How often do you observe a presenter pacing backwards and forwards during a presentation? Or dancing side to side? Swivelling on a heel or crossing and uncrossing one’s legs?
Perhaps you too are guilty?
And what is wrong with moving in a presentation? Surely standing in one spot is boring?
Firstly this depends on the length of the presentation. For short presentations, standing in one spot can actually do so much more for you! For longer presentations or bigger audiences, more movement is possible, provided it is with intent.
When the presenter is constantly moving, the audience struggles to focus, and if the movements are repetitive then we lose interest in the presenter. Standing firm and still is an indication of confidence. While one does not want to be rigid, we also need to be aware that mindless movement is only serving to make us feel better, but alienating and often annoying our audience.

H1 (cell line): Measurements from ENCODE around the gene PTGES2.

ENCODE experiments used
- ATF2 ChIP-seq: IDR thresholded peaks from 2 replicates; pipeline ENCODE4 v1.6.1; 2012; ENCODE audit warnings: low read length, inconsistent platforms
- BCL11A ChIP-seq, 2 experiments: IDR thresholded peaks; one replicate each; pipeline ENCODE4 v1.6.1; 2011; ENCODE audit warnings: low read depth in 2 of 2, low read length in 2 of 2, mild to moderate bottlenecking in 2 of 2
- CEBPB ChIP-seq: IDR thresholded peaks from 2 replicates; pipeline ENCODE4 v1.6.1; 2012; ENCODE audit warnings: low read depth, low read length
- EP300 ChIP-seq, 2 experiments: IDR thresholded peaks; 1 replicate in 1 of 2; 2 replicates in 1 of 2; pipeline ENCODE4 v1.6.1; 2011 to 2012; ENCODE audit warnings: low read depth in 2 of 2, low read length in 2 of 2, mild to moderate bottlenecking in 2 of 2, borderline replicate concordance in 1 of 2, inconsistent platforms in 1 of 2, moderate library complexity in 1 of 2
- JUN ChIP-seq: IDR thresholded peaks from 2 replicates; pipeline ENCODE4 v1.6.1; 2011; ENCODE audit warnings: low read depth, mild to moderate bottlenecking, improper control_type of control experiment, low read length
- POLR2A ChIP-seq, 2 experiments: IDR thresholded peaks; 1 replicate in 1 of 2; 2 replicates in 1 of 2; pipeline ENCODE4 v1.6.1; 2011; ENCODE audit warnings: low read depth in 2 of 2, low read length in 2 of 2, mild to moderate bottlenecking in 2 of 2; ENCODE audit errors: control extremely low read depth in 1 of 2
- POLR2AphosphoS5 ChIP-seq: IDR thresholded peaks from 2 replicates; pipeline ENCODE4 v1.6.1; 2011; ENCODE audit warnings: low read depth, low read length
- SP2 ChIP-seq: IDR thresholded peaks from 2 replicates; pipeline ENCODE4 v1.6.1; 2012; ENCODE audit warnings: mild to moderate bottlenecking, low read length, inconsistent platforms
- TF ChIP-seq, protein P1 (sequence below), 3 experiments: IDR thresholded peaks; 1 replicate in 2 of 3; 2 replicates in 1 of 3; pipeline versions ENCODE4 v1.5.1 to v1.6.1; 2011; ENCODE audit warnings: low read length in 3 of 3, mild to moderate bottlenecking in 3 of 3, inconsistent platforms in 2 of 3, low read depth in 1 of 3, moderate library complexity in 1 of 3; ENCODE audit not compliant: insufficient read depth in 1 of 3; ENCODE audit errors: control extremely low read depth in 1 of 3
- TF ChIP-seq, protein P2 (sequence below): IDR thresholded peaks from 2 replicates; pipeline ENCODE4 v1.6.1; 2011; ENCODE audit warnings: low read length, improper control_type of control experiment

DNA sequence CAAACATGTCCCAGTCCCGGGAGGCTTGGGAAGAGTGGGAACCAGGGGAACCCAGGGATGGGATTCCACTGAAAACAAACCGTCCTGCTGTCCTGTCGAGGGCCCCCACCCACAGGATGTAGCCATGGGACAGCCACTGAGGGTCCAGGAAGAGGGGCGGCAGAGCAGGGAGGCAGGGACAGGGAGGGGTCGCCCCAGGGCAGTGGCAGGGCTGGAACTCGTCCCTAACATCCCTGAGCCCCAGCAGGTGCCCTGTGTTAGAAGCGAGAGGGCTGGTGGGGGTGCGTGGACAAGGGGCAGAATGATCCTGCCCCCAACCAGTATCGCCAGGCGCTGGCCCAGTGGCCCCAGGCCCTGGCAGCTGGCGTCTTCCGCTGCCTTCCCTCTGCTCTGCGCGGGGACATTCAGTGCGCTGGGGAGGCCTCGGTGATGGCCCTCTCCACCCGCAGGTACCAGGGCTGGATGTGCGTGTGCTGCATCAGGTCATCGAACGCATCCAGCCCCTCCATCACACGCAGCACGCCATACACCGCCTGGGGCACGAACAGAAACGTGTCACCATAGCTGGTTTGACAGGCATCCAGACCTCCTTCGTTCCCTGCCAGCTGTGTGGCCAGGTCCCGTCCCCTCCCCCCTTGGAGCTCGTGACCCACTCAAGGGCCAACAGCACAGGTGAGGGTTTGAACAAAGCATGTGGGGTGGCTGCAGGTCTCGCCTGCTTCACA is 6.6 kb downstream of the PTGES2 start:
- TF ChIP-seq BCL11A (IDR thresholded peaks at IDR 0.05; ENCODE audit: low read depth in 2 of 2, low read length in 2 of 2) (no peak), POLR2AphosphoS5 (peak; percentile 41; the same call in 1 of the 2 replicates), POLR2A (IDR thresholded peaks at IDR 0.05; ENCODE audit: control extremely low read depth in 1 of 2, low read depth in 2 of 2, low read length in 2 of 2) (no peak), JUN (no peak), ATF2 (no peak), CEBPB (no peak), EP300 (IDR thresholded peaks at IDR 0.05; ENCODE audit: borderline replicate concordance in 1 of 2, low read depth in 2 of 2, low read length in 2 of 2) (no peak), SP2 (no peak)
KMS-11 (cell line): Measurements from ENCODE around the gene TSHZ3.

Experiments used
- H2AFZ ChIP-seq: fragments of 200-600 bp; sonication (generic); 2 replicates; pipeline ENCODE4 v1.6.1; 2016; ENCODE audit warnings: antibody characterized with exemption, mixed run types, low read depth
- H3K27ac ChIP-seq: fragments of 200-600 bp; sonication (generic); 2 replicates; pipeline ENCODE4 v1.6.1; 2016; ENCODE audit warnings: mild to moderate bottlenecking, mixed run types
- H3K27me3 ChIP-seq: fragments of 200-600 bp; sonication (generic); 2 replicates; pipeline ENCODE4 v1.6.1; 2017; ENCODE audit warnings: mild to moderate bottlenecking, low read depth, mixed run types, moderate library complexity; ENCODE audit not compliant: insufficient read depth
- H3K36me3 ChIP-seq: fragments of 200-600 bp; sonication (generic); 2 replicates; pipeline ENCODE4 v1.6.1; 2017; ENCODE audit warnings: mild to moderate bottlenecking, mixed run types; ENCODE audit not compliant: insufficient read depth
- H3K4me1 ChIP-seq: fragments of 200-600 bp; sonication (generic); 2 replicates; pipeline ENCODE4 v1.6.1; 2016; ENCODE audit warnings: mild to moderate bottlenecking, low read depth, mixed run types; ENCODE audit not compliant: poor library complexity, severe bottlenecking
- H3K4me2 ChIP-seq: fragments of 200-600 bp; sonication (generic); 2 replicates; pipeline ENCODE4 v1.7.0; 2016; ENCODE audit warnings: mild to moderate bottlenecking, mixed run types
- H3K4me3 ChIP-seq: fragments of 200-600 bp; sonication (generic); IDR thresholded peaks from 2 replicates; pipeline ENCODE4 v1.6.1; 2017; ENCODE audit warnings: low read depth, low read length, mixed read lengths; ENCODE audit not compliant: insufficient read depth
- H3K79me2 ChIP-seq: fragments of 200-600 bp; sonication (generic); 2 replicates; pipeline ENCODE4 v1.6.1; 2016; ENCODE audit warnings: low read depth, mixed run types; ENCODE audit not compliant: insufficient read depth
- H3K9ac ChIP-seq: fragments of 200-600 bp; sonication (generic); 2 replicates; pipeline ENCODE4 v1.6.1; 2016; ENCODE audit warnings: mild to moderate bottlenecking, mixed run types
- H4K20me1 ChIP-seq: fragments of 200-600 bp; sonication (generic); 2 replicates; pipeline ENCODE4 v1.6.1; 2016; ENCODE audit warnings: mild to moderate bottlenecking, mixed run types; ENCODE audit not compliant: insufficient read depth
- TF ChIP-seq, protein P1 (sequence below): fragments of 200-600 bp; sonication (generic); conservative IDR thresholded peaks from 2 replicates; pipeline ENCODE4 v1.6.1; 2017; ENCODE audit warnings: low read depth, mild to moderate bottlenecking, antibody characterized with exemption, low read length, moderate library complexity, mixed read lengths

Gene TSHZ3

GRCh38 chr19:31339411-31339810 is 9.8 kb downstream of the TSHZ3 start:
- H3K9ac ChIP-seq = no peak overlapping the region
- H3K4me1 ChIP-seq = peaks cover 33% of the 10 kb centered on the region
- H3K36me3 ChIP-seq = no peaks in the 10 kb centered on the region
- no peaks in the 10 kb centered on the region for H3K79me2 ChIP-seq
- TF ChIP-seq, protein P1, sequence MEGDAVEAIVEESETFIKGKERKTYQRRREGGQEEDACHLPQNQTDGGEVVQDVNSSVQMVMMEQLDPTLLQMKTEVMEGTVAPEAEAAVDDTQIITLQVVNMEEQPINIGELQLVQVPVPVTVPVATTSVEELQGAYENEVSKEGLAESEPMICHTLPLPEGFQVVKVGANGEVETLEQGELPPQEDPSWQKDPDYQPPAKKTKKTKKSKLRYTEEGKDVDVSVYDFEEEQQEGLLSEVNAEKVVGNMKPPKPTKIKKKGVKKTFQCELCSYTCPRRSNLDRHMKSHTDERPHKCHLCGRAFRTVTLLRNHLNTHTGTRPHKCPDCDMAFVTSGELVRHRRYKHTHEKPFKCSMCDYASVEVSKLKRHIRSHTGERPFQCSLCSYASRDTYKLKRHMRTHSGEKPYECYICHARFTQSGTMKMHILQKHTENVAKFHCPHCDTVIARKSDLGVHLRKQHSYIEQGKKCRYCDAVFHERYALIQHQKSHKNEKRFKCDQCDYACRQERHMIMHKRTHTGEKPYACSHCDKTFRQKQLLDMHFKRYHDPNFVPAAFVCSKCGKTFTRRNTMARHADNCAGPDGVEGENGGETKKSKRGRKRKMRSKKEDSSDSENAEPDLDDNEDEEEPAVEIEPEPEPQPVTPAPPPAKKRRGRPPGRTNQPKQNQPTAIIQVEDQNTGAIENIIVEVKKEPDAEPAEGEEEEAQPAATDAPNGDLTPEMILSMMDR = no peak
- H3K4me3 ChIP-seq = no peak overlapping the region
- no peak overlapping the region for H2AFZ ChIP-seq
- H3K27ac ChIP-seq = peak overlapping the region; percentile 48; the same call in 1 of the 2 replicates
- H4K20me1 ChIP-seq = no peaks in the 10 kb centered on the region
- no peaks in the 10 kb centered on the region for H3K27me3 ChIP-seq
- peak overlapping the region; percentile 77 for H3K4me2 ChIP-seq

The problem with pacing backwards and forwards – or even swaying for that matter – is that we are indicating our discomfort. And this is interpreted as more than discomfort by the audience on a subconscious level. What other creature paces backwards and forwards? A predator!
Just take a moment to think back to the last time you observed a big cat in a cage. The backwards and forwards pacing is typical of a predator, which is not how you want to be perceived by your audience! Ironically a movement that we exhibit when we are nervous, is interpreted to be threatening or arrogant.
And what is more, the constant motion is making it harder for people to focus on your message! Rather move to make a point, or in a long presentation to raise energy in the room.
Become conscious of your repetitive gestures and patterns of moving so that you can change them, and observe how your audience starts to respond to you with increased respect and attention.